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Pediatric Nephrology

, Volume 34, Issue 3, pp 405–412 | Cite as

Management of high blood pressure in children: similarities and differences between US and European guidelines

  • Tammy M. BradyEmail author
  • Amalia Stefani-Glücksberg
  • Giacomo D. Simonetti
Educational Review

Abstract

Over the last several decades, many seminal longitudinal cohort studies have clearly shown that the antecedents to adult disease have their origins in childhood. Hypertension (HTN), which has become increasingly prevalent in childhood, represents one of the most important risk factors for cardiovascular diseases (CVD) such as heart disease and stroke. With the risk of adult HTN much greater when HTN is manifest in childhood, the future burden of CVD worldwide is therefore concerning. In an effort to slow the current trajectory, professional societies have called for more rigorous, evidence-based guideline development to aid primary care providers and subspecialists in improving recognition, diagnosis, evaluation, and treatment of pediatric HTN. In 2016 the European Society of Hypertension and in 2017 the American Academy of Pediatrics published updated guidelines for prevention and management of high blood pressure (BP) in children. While there are many similarities between the two guidelines, important differences exist. These differences, along with the identified knowledge gaps in each, will hopefully spur clinical researchers to action. This review highlights some of these similarities and differences, focusing on several of the more important facets regarding prevalence, prevention, diagnosis, management, and treatment of childhood HTN.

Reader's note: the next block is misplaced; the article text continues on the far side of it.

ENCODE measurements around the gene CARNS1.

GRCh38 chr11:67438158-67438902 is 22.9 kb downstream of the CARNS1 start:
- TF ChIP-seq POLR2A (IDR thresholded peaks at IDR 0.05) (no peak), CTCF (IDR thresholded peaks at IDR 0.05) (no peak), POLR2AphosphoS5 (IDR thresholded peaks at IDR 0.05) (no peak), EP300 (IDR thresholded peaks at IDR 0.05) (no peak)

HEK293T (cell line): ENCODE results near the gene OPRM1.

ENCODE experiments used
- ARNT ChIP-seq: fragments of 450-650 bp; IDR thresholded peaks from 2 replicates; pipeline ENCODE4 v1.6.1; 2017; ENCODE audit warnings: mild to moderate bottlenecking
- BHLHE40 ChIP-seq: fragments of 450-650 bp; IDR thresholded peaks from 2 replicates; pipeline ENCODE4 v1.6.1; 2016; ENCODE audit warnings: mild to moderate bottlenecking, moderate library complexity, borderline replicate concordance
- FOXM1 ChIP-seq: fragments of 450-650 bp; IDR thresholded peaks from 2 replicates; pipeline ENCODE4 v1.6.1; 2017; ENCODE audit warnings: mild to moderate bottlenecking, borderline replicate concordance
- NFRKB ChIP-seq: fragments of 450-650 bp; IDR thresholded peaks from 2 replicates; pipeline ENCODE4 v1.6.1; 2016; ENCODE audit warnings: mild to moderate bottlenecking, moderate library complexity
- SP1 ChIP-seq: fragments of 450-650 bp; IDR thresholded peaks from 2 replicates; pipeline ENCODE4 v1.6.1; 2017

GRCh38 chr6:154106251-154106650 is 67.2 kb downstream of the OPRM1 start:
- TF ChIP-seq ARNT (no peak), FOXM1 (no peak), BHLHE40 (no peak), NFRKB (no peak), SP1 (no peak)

Keywords

High blood pressure Hypertension Cardiovascular disease Children Childhood Adolescent Clinical practice guideline Prevalence Management 

Notes

Funding

This work was supported in part by the Fondazione E. Balli and the Swiss Research Network of Clinical Pediatric Hubs (SwissPedNet) (SG, ASG). Dr. Brady is supported by the NIH/NHLBI (HL119622-01).

Compliance with ethical standards

Disclosure of potential conflicts of interest

The authors declare that they have no conflict of interest.

Ethical approval

Not needed

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Copyright information

© IPNA 2018

Authors and Affiliations

  • Tammy M. Brady
    • 1
    Email author
  • Amalia Stefani-Glücksberg
    • 2
  • Giacomo D. Simonetti
    • 2
    • 3
  1. 1.Division of Pediatric NephrologyJohns Hopkins UniversityBaltimoreUSA
  2. 2.Institute of Pediatrics of Southern SwitzerlandBellinzonaSwitzerland
  3. 3.Università della Svizzera ItalianaLuganoSwitzerland

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